Interesting Facts About Wind

Fresh, warm, cool, light, burning, gentle. Only the wind can be like this. Did you know that World Wind Day is celebrated on June 15th? On June 15th, 2007, Europe first celebrated Wind Day, and after two years, this holiday became global. Wind is wonderful and unique.

Interesting facts about the wind:

  • Wind arises from uneven distribution of atmospheric pressure. It always moves from the high-pressure zone to the low-pressure zone.
  • What synonyms can you find for the word “wind”? Hurricane, storm, typhoon, breeze… There are also monsoons and trade winds.
  • Monsoons can last for several months. Usually, they blow in tropical regions and periodically repeat several months a year. These streams have a sharply defined direction of movement.
  • Trade winds can blow continuously for the entire year. Constant in strength and direction, these streams help sailors plot their courses. Thanks to special maps, it was not a problem for sailors to navigate between the New World and Europe even in ancient times. Columbus himself followed them.
  • The fastest wind on Earth was created by Cyclone “Olivia” in 1996, Australia. The wind blew at a speed of 408 km/h. For comparison, on average, Formula-1 cars reach speeds of 310-330 km/h.
  • There is a Wind Museum in Berlin. It is dedicated to wind and the technical evolution of energy production from it.
  • Wind can be not only horizontal but also vertical. However, its strength is hundreds of times less than that of horizontal wind.
  • You might think that the largest planet, Jupiter, is the owner of the strongest winds in the Solar System. But no, this title was taken away by the smaller Neptune. Olivia is nothing compared to the Neptunian wind, which can reach speeds of up to 600 m/s (over 2,000 km/h).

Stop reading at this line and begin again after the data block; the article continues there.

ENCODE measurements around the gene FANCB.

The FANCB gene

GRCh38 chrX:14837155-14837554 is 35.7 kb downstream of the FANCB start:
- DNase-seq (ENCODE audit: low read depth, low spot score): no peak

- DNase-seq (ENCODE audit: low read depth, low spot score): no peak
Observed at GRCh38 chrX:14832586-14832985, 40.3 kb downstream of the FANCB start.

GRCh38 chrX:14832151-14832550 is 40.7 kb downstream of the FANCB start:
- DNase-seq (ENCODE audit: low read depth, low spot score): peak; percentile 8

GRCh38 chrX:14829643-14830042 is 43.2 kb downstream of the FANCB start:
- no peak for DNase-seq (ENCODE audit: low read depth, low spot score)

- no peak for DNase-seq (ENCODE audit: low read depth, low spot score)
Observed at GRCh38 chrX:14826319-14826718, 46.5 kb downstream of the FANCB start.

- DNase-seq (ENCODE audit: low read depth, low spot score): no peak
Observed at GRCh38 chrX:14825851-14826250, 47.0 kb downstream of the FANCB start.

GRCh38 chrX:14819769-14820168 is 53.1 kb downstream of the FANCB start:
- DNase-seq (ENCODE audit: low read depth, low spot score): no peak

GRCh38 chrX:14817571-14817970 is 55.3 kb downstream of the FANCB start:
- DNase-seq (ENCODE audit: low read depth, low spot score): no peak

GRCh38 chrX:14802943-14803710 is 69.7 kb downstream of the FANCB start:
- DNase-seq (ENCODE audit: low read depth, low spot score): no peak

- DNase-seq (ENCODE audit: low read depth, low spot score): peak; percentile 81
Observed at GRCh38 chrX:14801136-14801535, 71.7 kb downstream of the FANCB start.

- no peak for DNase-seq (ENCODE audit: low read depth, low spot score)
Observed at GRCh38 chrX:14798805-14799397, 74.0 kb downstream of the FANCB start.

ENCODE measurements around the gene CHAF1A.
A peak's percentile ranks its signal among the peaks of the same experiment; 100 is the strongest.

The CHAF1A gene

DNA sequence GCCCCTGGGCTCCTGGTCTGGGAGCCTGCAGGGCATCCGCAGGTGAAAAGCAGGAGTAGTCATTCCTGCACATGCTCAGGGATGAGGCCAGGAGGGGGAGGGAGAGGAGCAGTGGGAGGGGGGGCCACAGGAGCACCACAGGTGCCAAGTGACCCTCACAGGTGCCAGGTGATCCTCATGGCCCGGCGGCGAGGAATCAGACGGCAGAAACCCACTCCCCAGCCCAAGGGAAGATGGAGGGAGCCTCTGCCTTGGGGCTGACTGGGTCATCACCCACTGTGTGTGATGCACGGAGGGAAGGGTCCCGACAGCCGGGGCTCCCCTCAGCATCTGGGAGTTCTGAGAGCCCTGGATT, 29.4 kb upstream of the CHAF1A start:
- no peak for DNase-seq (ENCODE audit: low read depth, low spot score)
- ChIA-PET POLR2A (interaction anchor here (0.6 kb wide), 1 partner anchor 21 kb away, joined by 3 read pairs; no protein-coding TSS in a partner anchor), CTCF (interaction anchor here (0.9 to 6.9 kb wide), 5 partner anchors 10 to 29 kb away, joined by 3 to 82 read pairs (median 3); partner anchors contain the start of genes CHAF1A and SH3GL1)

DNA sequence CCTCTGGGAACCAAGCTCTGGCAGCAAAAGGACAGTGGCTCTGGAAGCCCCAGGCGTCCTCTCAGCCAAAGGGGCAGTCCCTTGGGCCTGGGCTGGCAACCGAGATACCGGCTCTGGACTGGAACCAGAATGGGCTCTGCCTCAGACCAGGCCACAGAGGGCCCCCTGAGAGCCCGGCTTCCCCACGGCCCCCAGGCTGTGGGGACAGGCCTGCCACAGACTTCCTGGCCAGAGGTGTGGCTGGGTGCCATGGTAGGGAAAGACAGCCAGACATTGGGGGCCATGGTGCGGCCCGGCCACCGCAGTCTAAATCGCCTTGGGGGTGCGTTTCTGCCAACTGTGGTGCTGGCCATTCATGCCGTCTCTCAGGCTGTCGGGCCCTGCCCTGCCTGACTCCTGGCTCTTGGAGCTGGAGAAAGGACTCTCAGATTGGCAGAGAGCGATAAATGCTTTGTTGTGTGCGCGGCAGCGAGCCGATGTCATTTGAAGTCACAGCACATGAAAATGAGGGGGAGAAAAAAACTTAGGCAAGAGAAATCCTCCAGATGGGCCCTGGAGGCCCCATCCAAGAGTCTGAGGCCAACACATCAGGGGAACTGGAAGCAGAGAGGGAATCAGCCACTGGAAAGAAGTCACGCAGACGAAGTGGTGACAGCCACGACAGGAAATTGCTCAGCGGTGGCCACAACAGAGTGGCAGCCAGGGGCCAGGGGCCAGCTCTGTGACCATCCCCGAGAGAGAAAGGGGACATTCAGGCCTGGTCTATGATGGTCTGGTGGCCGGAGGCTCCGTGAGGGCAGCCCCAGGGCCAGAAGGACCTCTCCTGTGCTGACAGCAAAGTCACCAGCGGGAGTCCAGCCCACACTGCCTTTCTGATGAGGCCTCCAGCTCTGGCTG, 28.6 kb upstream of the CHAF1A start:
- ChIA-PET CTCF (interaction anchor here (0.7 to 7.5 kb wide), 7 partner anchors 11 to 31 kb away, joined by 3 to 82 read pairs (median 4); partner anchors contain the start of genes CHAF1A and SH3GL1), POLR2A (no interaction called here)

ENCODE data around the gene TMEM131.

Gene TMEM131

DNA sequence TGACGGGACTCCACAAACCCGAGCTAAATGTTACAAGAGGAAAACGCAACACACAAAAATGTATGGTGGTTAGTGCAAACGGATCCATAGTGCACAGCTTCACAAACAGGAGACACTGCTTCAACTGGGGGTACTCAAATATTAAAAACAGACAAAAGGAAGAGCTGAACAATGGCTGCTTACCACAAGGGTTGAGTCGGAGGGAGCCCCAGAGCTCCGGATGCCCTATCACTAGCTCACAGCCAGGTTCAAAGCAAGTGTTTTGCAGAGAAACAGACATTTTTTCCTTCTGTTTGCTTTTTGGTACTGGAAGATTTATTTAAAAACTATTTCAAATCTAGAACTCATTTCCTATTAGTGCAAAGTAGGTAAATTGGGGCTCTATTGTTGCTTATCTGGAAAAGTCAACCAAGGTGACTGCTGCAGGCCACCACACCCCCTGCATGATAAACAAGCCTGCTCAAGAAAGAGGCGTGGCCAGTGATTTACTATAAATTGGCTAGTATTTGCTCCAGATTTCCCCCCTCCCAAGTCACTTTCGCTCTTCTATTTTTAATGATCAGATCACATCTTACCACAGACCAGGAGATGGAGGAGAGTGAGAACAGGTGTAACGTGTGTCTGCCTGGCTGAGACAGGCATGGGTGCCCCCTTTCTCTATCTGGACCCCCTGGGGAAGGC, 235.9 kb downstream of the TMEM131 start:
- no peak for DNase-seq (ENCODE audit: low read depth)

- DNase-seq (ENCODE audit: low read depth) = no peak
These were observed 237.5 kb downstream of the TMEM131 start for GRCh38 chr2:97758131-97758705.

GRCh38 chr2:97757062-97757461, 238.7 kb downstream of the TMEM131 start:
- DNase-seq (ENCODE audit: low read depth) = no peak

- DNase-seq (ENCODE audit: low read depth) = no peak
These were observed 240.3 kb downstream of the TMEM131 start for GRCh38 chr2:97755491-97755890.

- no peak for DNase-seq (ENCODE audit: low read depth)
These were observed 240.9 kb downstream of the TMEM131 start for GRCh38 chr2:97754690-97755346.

• The fiercest wind blows in Antarctica. Its speed is not record-breaking (60 km/h), but it is combined with a temperature of 50-60 degrees below zero.
  • Wind helps humans generate electricity without polluting the atmosphere or using atomic energy. In 2010, wind power generated 2.5% of the world’s electricity.
  • Always wish tailwinds to sailors and travelers. And never to the ski jumpers! Headwinds create an air cushion in front of a skier, which helps them stay in the air longer and cover a greater distance.
  • In the USA, the most tornadoes are observed between the Rocky Mountains and the Appalachians. This territory, mainly located in the states of Texas, Kansas, and Oklahoma, is unofficially known as the “Tornado Alley.”
  • Tornadoes bring death and destruction to people, but miracles can happen. In 1923, a tornado literally lifted the roof, ceiling, and walls of a rural house in Tennessee. The occupants, who were sitting at the table at the time, were unharmed!
  •  In 1979, a woman decided to end her life and climbed up to the 86th floor of the Empire State Building and jumped. But a strong gust of wind blew her onto the ledge of the 85th floor, and the suicide attempt ended with a broken leg.
  •  Wind helps animals avoid danger. Animals sense smell through their keen sense of smell and the airflow when the wind blows from the hunter towards the animal.
  • The “Wind Rose” is always taken into account during construction and design. This graph-diagram is built based on long-term observations of the direction and strength of airflow in different locations.
  • By the way, runways are strictly designed according to the wind rose.
  • What is a sea breeze? You’ve probably felt it while on vacation. The light warm gusts are formed due to the pressure difference between the sea and the warm coast. Cool air from the sea moves towards the shore, and warm air from the shore moves back. That’s how a sea breeze is formed.
  • Wind power is used for entertainment and in many sports, such as snowkiting, paragliding, sailing, paragliding, surfing…
  • The tool that measures wind speed and direction is called an anemometer.
  • “Depression” was the name for a windless area around the equator where sailboats typically got stuck for several weeks. Hence the phrase – being in the doldrums.

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